Monday, October 27, 2008
The Mask Slips
If you look at the victories and failures of the civil rights movement and its litigation strategy in the court. I think where it succeeded was to invest formal rights in previously dispossessed people, so that now I would have the right to vote. I would now be able to sit at the lunch counter and order as long as I could pay for it I’d be o.k. But, the Supreme Court never ventured into the issues of redistribution of wealth, and of more basic issues such as political and economic justice in society. To that extent, as radical as I think people try to characterize the Warren Court, it wasn’t that radical. It didn’t break free from the essential constraints that were placed by the founding fathers in the Constitution, at least as its been interpreted and Warren Court interpreted in the same way, that generally the Constitution is a charter of negative liberties. Says what the states can’t do to you. Says what the Federal government can’t do to you, but doesn’t say what the Federal government or State government must do on your behalf, and that hasn’t shifted and one of the, I think, tragedies of the civil rights movement was, um, because the civil rights movement became so court focused I think there was a tendancy to lose track of the political and community organizing and activities on the ground that are able to put together the actual coalition of powers through which you bring about redistributive change. In some ways we still suffer from that.How, after reading this, can any self-described conservative or libertarian vote for Obama? Can you imagine the damage that will be done if he appoints Supreme Court justices that follow this judicial philosophy?
While I agree it does not say what the government must do on your behalf, did he entertain the notion that this was on purpose?!
Do you think he's saying the Court should have ventured into the issues of redistribution of wealth? Because he didn't say that or imply it.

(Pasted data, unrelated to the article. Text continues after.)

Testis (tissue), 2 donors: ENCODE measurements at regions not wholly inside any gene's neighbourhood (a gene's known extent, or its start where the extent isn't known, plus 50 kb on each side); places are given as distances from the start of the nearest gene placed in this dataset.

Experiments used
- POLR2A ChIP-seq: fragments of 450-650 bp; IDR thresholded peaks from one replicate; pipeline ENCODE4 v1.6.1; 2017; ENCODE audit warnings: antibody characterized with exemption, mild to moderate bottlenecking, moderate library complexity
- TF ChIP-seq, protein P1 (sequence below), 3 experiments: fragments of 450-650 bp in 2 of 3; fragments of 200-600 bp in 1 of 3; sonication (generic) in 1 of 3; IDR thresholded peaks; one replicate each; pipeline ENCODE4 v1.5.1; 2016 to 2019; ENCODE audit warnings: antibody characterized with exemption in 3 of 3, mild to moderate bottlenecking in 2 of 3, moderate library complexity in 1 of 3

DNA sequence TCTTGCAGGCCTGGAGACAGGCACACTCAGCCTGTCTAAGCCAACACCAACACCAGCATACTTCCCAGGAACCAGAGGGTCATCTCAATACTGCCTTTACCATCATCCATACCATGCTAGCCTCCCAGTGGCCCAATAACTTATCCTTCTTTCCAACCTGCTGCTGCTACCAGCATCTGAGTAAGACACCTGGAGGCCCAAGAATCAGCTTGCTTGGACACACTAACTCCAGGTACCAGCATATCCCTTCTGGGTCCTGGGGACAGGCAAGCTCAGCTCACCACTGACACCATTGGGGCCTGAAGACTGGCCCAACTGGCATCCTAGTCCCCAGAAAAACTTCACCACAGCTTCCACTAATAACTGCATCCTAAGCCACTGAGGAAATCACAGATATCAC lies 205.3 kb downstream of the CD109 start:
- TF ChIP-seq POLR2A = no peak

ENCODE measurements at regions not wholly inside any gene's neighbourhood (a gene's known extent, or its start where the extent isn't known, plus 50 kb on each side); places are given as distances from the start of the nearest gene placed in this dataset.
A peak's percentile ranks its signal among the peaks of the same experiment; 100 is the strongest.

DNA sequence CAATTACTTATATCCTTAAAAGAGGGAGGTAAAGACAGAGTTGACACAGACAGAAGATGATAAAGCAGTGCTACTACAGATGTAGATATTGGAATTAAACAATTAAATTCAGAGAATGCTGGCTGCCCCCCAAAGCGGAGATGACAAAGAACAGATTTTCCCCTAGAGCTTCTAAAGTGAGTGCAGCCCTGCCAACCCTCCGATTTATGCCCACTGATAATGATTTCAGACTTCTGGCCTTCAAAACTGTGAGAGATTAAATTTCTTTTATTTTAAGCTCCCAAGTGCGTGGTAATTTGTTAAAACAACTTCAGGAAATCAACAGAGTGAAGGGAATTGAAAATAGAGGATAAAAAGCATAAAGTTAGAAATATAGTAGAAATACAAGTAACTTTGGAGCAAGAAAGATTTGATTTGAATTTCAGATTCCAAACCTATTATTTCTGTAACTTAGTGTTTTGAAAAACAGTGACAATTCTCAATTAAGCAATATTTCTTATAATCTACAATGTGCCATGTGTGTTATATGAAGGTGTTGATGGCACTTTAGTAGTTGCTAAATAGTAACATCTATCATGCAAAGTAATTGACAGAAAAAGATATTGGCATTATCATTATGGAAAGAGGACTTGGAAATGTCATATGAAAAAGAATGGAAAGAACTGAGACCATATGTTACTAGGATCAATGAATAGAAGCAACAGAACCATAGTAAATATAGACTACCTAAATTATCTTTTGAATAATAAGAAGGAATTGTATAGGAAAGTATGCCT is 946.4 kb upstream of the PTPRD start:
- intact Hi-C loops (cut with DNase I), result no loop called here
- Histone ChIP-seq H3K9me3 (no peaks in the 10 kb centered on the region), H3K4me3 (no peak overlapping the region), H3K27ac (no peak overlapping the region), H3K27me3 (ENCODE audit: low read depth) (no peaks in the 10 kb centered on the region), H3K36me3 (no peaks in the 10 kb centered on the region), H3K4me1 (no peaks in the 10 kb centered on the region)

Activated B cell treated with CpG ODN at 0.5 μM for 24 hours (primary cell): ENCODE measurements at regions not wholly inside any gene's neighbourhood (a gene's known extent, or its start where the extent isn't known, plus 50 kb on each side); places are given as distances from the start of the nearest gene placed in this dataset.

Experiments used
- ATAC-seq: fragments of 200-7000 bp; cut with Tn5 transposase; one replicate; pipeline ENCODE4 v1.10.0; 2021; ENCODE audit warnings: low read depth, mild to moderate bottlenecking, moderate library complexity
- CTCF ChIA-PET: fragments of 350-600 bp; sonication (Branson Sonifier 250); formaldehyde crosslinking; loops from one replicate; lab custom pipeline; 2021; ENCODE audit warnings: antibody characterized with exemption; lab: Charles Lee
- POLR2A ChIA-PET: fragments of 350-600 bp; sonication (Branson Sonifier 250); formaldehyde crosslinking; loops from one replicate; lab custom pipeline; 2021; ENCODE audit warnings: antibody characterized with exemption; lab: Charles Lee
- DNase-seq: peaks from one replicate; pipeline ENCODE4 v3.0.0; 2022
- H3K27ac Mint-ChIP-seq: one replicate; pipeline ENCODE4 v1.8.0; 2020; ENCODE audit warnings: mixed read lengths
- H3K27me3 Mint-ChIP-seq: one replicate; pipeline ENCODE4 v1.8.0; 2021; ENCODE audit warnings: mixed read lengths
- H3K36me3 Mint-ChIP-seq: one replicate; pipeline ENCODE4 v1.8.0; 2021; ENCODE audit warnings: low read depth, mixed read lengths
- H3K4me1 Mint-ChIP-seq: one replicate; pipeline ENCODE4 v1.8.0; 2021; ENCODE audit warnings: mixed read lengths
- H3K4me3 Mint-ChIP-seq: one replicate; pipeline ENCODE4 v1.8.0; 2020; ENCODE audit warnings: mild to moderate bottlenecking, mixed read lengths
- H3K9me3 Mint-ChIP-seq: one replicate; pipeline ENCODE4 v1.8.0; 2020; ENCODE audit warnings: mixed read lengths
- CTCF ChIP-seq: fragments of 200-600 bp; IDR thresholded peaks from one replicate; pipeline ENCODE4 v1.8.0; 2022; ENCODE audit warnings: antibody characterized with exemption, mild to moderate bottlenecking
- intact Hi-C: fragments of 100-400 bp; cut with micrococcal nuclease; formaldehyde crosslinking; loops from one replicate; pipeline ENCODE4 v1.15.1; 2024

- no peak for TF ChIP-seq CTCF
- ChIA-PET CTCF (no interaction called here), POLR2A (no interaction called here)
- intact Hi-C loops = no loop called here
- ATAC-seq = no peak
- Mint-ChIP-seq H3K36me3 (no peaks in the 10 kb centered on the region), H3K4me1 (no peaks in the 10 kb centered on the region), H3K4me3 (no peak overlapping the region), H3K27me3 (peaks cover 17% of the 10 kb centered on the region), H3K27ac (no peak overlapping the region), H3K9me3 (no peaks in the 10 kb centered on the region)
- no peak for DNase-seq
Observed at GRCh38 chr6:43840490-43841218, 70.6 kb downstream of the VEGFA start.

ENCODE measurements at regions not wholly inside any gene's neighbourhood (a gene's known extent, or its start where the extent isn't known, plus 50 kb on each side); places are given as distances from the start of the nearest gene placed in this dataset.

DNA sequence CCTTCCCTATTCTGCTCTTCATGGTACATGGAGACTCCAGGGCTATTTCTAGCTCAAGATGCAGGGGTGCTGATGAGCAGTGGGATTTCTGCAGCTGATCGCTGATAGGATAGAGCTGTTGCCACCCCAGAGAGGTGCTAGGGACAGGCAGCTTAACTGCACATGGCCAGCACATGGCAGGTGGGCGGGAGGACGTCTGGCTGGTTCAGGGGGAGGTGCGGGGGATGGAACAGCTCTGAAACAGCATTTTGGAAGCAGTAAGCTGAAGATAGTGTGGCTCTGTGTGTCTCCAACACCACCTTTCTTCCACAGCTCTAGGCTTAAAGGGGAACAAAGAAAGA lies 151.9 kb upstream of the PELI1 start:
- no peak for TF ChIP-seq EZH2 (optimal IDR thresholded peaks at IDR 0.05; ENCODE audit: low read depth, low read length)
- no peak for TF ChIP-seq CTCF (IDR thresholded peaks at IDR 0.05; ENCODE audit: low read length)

He says that the courts stayed away from saying what the govt must do on your behalf.
That those things should have, and alas were not, taken up by communities and local organizations.
As i understand his statements I gotta side with JA here (not that we're keeping score or anything, just sayin)
Also, his comments on the Warren Court spook me.
You're a lawyer. You should be able to parse a sentence without reading all kinds of nonsense between the lines. He said approximately the opposite of what you think he said, and it's right there in black and white.
If you want to be spooked by his defense of the Warren Court, fine, but the idea that he is "lamenting" anything is coming from your head and not the text.
Obama: “Maybe i am showing my bias here as a legislator as well as a law professor, but you know, I am not optimistic about bringing about major redistributive change through the courts,” he said. “You know the institution just isn’t structured that way. Just look at very rare examples where during he desegregation era the court was willing to, for example, order … changes that cost money to local school district[s], and the court was very uncomfortable with it. It was hard to manage, it was hard to figure out, you start getting into all sorts of separation of powers issues in terms of the court monitoring or engaging in a process that is essentially is administrative and takes a lot of time. The court is not very good at it, and politically it is hard to legitimize opinions from the court in that regard. So I think that although you can craft theoretical justifications for it legally, I think any three of us sitting here could come up with a rationale for bringing about economic change through the courts, I think that as a practical matter that our institutions are just poorly equipped to do it.”
So he's against the courts redistributing wealth. Can you admit you were duped by the right-wing media now?
I'd be a whole lot happier if he was against redistribute wealth, period.
I wasn't duped, I tried adding my own commentary.
It didn't work.